Extensive efforts have focused on investigating the contributions of the intestinal microbiome to health and disease, including immunomodulation [1, 2]. While the term “microbiome” technically refers to microorganisms including bacteria, fungi, viruses, protozoa, and parasites, the majority of studies focus on the bacteriome [3]. Although the bacteriome constitutes >99% of the microbiome [4] (which is potentially the reason most studies focus on the bacteriome), it is irrefutable that the commensal fungi, or the “mycobiome,” alongside the other microorganisms, coexist and interact ways that can be beneficial or detrimental to the host [5–7]. Emerging research has focused on how the bacteriome relates to gastrointestinal (GI) disorders, cancer therapy–related toxicities, and stem-cell transplantation outcomes; including correlations with infection, graft-versus-host disease (GvHD), tumorigenesis, cancer relapse, and mortality [8–11]. Thus far, there has been a lack of dedicated research focusing on the influence of mycobiome-associated immunomodulation in patients with cancer and other states of immunosuppression. Herein, by focusing on the gut ecosystem, we discuss the role of fungi in various patient populations, the importance of bacterial-fungal dysbiosis, and offer ideas for future investigations regarding the role of mycobiome.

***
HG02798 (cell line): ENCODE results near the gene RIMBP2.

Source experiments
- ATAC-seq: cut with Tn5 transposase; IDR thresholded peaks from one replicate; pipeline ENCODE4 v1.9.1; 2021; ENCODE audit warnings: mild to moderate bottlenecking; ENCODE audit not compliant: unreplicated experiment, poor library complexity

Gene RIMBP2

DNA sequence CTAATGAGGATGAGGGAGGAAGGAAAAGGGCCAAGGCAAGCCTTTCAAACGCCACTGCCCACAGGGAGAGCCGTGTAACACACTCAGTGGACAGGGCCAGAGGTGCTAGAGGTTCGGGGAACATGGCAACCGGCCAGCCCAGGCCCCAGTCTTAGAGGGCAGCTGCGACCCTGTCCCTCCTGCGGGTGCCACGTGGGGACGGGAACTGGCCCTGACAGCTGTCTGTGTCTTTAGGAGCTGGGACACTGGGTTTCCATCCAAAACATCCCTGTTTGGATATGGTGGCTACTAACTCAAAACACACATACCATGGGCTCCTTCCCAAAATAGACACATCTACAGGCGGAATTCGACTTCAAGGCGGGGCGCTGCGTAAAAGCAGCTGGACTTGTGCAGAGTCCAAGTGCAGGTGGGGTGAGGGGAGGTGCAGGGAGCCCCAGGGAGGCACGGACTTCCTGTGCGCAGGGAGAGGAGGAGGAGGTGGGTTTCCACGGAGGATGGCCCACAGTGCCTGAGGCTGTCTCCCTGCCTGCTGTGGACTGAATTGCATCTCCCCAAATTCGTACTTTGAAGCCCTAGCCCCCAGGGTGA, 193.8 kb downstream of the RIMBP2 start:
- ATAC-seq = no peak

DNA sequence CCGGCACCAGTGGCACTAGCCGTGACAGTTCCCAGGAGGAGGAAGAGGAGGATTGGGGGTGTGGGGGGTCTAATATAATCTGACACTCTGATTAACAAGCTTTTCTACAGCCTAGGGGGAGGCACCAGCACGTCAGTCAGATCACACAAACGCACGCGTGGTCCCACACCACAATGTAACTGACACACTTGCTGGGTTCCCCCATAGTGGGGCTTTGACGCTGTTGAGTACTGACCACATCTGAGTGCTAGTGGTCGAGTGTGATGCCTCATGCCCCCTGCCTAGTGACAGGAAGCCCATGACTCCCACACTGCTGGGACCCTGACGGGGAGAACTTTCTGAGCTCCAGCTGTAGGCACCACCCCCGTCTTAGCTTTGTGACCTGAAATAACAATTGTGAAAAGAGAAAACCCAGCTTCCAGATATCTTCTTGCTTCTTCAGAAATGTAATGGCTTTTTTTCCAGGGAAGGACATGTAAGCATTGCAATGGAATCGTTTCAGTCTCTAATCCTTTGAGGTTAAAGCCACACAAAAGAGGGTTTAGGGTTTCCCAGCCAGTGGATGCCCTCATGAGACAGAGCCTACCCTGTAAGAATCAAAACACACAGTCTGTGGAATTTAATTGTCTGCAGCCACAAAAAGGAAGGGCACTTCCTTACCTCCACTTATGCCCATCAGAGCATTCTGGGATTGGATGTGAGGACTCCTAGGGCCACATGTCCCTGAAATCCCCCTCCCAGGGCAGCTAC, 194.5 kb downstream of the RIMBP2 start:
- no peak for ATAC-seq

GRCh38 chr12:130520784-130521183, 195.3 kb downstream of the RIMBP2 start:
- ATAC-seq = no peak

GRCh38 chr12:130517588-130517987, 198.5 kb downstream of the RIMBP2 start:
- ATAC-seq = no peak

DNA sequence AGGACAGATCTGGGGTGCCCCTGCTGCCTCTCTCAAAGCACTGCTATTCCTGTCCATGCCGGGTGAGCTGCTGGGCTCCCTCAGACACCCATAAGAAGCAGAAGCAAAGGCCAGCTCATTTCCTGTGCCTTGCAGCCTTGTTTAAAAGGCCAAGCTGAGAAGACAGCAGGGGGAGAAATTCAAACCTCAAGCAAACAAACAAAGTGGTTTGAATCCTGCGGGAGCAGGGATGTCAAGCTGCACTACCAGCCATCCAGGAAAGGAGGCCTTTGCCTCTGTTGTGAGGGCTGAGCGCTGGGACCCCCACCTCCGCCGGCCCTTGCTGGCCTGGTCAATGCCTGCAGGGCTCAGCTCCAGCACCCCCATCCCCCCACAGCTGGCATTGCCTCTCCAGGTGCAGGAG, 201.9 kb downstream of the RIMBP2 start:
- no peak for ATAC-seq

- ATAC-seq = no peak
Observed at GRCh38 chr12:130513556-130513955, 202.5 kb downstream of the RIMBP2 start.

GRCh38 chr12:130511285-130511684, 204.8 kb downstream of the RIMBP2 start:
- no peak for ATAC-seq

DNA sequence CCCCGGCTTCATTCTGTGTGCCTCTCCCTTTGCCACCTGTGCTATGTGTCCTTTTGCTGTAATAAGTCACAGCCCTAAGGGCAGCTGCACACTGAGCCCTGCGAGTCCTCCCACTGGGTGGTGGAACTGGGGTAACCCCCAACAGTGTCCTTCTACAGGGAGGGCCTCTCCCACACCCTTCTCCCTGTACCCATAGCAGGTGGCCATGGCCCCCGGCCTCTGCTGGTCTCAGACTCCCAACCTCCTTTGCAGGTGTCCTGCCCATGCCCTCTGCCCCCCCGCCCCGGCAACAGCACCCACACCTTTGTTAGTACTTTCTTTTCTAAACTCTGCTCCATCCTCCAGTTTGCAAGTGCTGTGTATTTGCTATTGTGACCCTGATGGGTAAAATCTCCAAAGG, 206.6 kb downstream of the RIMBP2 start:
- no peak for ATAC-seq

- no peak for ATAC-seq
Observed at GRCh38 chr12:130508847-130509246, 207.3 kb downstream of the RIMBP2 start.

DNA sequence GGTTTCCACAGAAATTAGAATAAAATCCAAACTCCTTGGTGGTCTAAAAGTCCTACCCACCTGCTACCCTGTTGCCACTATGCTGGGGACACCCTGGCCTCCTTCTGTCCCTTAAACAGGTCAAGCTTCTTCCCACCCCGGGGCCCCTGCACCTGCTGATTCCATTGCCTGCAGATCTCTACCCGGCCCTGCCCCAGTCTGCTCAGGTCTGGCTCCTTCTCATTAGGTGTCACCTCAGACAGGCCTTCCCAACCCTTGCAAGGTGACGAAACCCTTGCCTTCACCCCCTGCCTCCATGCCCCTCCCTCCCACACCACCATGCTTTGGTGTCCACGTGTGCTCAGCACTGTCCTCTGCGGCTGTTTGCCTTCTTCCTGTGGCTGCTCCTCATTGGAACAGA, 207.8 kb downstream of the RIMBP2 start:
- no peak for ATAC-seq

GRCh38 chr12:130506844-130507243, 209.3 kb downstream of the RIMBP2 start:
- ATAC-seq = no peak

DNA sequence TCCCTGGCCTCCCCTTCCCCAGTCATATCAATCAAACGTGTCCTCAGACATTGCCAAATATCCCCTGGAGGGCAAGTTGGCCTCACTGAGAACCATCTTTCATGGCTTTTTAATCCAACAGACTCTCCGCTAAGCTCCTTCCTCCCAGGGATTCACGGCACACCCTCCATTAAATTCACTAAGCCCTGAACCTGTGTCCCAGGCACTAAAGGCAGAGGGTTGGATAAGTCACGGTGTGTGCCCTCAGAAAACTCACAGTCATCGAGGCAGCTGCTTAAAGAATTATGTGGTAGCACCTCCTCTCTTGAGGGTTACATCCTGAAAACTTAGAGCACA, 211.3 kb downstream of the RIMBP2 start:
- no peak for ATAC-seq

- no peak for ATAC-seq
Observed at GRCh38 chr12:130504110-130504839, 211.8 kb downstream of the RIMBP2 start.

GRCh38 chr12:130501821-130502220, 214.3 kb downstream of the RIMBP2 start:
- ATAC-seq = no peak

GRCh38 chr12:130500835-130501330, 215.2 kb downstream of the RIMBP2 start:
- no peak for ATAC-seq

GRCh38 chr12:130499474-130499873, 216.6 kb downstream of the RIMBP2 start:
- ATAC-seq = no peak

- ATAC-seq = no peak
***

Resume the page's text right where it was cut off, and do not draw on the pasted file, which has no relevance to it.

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Citation Galloway-Peña JR, Kontoyiannis DP (2020) The gut mycobiome: The overlooked constituent of clinical outcomes and treatment complications in patients with cancer and other immunosuppressive conditions. PLoS Pathog 16(4): e1008353. https://doi.org/10.1371/journal.ppat.1008353